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Tuesday, 11 February 2020

TGO Challenge 2018: DAYS 11 & 12


DAY ELEVEN

It's twelve miles today with around two and a half thousand feet of climbing, so nothing to frighten the horses. However, we're heading into the hills again, which is a tricky thing to do if we keep between our northings as we nearing the Angus Glens now which spread out like a fan away from the Cairngorm National Park to the Angus coastline. Today involves crossing Glens Isla and Finlet to make Upper Glen Prosen to camp for the night. 

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A quick look at the map shows the absurdity of today's route: Upon reaching Craig Lair the sane thing to do would be to follow Glen Finlet's watershed around Mid Hill, Tarmach Hill, Broom Hill and Craigie Thieves. But this of course broaches Northing 70, and so instead we have to descend the side of  Glen Finlet and then climb back up the other side to make Craigie Thieves.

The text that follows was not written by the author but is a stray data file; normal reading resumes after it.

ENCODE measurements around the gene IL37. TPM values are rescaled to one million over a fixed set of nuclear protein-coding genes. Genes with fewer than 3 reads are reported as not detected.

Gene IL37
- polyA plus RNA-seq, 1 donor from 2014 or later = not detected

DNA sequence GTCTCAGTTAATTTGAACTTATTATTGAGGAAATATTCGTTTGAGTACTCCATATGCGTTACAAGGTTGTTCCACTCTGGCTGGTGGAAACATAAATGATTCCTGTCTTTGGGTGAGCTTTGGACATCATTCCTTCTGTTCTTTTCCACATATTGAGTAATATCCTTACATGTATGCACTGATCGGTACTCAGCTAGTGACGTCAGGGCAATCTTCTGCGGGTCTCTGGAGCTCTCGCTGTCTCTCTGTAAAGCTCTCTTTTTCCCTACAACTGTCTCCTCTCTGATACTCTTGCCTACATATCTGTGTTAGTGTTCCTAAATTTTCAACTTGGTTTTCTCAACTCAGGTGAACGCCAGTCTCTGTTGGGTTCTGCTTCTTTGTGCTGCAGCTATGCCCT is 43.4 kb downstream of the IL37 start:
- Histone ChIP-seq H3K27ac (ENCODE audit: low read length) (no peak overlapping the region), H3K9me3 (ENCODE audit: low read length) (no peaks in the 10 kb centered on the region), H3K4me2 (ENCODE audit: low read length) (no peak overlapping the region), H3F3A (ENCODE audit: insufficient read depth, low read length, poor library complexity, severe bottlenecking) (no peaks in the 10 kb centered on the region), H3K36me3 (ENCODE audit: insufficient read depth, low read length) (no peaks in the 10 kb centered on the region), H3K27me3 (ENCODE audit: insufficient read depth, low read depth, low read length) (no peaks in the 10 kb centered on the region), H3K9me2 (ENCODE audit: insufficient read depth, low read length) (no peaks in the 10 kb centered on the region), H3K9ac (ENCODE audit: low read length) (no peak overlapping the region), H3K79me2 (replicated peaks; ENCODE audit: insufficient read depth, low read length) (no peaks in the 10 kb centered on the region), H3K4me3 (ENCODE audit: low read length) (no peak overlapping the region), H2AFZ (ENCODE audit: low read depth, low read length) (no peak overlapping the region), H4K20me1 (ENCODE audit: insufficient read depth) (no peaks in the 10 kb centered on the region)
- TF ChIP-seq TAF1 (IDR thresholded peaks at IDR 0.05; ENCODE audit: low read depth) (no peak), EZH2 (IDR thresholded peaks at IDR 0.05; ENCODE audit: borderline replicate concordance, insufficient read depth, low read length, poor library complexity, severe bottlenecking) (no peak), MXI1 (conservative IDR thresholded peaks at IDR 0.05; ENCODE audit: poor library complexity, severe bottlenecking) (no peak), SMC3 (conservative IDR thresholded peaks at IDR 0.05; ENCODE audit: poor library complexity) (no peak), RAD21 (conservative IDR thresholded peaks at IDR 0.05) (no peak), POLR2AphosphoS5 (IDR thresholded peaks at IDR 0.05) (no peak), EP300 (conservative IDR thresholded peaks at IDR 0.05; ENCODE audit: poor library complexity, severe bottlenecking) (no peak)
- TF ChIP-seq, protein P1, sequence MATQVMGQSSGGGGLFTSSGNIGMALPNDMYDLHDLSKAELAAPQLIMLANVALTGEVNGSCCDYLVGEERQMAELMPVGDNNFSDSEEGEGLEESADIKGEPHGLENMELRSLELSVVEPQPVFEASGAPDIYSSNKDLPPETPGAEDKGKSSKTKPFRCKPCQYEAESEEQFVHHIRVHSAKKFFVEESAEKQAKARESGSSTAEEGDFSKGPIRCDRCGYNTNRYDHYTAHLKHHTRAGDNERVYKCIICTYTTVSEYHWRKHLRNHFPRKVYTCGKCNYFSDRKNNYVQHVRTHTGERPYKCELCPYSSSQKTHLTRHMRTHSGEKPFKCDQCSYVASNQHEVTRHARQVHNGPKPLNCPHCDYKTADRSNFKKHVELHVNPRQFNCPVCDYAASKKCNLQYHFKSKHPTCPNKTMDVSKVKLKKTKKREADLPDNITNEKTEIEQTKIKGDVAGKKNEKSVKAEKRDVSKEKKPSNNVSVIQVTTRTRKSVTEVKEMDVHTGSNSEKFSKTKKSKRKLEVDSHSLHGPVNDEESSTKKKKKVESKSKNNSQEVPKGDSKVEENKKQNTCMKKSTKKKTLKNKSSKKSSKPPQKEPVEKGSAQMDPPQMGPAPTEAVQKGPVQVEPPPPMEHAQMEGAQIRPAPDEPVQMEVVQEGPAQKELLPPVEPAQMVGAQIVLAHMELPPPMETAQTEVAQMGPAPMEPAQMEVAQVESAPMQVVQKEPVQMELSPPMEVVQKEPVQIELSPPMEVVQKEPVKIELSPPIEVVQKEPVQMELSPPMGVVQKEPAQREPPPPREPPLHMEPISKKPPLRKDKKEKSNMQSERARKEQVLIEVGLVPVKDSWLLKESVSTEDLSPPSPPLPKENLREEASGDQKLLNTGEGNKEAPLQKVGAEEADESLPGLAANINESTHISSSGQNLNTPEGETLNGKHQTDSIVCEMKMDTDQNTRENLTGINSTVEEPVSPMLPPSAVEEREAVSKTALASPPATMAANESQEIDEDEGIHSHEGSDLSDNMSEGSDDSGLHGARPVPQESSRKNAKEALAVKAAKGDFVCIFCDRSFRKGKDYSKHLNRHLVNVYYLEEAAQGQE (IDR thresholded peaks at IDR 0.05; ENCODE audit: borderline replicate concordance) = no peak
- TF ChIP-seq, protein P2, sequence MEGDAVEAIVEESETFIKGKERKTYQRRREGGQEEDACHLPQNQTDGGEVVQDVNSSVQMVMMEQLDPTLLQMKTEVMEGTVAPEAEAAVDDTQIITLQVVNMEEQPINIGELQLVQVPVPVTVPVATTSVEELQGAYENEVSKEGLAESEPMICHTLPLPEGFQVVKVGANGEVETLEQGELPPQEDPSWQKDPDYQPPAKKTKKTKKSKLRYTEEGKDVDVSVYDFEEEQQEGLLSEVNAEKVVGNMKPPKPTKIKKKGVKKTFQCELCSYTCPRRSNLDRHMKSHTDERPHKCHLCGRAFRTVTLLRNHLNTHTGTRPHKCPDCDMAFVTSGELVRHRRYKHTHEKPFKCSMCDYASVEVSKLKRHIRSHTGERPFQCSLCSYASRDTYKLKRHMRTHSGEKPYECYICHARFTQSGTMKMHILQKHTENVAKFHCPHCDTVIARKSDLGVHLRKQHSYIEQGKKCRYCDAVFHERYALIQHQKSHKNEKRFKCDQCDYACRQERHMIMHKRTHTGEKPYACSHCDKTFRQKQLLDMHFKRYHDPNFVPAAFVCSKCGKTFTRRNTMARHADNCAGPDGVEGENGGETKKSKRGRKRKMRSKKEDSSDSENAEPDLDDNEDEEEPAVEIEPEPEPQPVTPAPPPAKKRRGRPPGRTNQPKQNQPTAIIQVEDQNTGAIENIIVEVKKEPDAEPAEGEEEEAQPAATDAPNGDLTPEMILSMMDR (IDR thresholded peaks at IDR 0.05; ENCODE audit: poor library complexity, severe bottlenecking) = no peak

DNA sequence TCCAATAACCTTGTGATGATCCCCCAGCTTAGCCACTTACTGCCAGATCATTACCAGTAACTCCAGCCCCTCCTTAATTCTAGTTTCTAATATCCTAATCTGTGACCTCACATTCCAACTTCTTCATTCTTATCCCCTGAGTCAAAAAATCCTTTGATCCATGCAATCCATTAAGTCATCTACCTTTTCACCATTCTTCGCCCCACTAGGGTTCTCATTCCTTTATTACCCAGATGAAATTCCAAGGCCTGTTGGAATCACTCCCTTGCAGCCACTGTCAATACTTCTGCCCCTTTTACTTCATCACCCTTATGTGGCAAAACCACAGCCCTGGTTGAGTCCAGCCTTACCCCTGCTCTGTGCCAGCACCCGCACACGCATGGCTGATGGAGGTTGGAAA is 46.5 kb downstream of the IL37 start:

What comes as a genuine surprise is that there is not a single murmur of protest from either Lord Elpus or Mad'n'Bad! I put this down to Mad'n'Bad's unwillingness to map read and Lord Elpus being a damn good sport.

CLICK TO ENLARGE

We leave the Christian Centre resplendent in our freshly laundered socks, shreddies and shirts, ready to take on the world. The forecast is fine for the morning, with a freshening breeze bringing heavier cloud later on in the day. The paths are a little confusing to begin with, accompanied by quite a few cows and calves. Then it's open country, if rather squelchy underfoot on the gentle climb up to Loch Beanie.

A SQUELCHY TROD UP TO LOCH BEANIE


LOCH BEANIE